Are community mobilizations effective?

For the past two weeks, I have been actively engaged in the #iKnowKati activations (you might have come across it if you followed UOT). Apart from salsa flash-mobs and maybe dance-related activities, I haven’t been to anything that would attract a crowd. I have seen them but usually the more I have, the more I turned my eye and paid a deaf ear.

Well just recently in Lira, #iKnowKati started as early as 9th through to 10th whereas Kabale was 16th and 17th. You would ask why there would be two days of It.—that’s what is topic for this post anyhow.

A day before the concert is usually termed the “mobilization day” where a team of skaters, acrobats, peer educators, organizers move through the mentioned town with reason to make people aware of why they seem to be trailing town.

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Before I go any further, #iKnowKati in a lay man’s language stands for “I now know”.         It is a campaign on HIV that emphasizes the sexually transmitted virus; how it is spread, how it can be prevented/avoided and how to live a healthy positive life once a person finds out they are infected with it. Equally the campaign also avails everyone with accurate information that has been mired by myths and misconceptions as well as avail people with information on centres an individual can access youth friendly services like counseling, ART and continued blood tests. Therefore the continued mobilization walk and drive ensure that this happens.

Which brings me to my question. Are community mobilizations effective?

My answer is yes, #iKnowKati has taught me so. See there are many advantages to a community mobilization

First; it has you fit into the community and people in that given community don’t have to look at you like learned professionals who only blubber English that will sound gibberish for them

Secondly; community mobilizations enable a participatory approach. Which community or group of people is going to buy your idea if you don’t have them participate in it or much more have them feel like they are entitled to it?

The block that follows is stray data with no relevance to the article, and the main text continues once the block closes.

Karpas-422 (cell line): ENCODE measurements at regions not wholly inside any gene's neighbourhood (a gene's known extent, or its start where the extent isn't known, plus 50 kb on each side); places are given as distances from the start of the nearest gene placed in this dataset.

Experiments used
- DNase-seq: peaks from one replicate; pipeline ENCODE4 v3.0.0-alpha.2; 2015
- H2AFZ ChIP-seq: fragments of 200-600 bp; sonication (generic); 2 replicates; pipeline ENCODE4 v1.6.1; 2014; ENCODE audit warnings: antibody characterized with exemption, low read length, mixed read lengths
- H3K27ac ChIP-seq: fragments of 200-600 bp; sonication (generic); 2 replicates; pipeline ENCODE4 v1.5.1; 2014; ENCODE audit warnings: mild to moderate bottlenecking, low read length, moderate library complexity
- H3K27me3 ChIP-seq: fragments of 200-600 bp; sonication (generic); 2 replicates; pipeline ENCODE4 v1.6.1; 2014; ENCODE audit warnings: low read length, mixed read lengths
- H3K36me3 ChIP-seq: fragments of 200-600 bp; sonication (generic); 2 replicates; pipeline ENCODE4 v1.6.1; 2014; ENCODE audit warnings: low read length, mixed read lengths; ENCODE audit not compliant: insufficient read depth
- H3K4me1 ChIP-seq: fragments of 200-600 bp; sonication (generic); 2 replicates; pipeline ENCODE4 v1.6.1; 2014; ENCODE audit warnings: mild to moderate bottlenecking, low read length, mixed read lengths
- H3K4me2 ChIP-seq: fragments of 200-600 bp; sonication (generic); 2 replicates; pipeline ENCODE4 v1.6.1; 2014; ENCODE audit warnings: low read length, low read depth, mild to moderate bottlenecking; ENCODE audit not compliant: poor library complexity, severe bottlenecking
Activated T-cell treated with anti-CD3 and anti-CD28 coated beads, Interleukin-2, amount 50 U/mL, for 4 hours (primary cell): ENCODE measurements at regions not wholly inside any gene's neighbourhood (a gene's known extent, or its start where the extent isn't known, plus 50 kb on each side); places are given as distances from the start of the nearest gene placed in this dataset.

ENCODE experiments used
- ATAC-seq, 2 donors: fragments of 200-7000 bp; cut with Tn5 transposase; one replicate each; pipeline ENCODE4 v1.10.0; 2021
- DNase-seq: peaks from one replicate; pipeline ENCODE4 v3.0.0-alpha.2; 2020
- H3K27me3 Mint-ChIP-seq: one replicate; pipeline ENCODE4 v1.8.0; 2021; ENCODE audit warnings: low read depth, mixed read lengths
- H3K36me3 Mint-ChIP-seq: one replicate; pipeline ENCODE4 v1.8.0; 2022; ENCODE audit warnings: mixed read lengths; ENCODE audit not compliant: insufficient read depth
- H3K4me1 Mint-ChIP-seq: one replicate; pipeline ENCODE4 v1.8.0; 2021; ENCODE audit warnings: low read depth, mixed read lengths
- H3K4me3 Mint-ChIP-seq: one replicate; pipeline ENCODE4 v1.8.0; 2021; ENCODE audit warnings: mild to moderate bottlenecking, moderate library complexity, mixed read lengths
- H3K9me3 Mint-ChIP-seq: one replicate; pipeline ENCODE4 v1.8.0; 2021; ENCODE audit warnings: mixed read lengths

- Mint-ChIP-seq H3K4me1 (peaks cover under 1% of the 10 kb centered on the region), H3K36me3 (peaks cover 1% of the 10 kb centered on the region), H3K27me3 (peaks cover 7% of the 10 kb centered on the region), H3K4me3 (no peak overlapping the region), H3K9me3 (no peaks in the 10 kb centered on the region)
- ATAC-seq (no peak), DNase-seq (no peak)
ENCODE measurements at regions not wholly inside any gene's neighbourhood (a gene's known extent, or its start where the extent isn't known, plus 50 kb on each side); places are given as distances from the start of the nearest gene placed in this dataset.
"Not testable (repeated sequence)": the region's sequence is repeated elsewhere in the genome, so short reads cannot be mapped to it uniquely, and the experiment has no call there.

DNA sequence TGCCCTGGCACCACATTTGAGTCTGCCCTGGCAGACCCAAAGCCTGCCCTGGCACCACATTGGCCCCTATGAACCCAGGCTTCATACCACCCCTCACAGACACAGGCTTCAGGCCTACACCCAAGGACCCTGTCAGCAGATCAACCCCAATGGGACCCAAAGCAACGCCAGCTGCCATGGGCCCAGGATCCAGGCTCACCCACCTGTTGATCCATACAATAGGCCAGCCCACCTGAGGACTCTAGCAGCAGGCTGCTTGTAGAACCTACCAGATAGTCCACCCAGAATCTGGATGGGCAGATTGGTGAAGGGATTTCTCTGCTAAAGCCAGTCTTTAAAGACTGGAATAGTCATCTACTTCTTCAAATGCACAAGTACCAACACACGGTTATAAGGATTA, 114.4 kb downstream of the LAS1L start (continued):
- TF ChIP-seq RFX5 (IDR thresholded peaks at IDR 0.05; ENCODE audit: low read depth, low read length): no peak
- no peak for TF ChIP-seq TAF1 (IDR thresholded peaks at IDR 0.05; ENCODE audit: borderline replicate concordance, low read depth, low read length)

Thirdly; I wonder how many people will go to hospital for health education which includes; Abstinence, being faithful to your partner or contraception use? Would you? How about if these people that have offices and health centres came to your shop/stall or bumped into you on the road. Wouldn’t you spare just a few of your minutes to listen on what their package entails? I think I would. If not to learn at least to marvel at how young people my age have taken the bull by the horns to work towards ensuring reduction in the prevalence rates of HIV.

Last but one I know not to take for granted is that community mobilizations enable you understand that how we perceive issues based on their sexual and reproductive health is different. I wonder how many times I had heard of HIV/AIDS even recited endless poems about it (it sort of becomes monotonous hearing the same topic) but while in Lira, I watched people scamper for this message, give opinions that were myths conceptualized by culture and society.

I think such drives are commendable for among the people that came up to the tents to take an HIV test, some( if not majority) said reported to have never tested or last tested in a period of 6months back. Therefore what does this mean; that as music booms through speakers, as young people explain this and demonstrate that, as the acrobatics showcase all kinds of spectacular flexibility and the bogey-man (that man that always stands taller than anybody else on sticks oba what… ), the need to actually get out of the cave of curiosity and also the excitement will lead these people to go take a test if at least to be associated with the load of activities taking place.

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What amazed me was how thirsty people out of Kampala are also in need of such information seeing that every “free kivulu on HCT/Cancer screening/blood pressure et cetera” is held in Kampala.

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As I sign out; I would like to leave marks of my lessons.

  • Number one is closer to my heart. Don’t pass through life but rather experience it. TRAVEL
  • Secondly, the best form of information dissemination is in the community during community mobilizations. People learn more when you physically explain your notions than if you hang posters or did a radio broadcast (they are effective, I ain’t saying they aren’t but they aren’t effective enough)
  • Thirdly, to have the HIV prevalence rates decreased, more emphasis should be put in areas away from civilization. The target group is found in the coldest and most rural with a facade of development outline
  • Lastly, Beware of imposing. Respect people when they decline to your request/offer and LISTEN; not to talk back but to understand and empathize.

Okay in other news, we danced, we jumped, screamed and also appeared on national Tv.. 😛 😛

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Adios….

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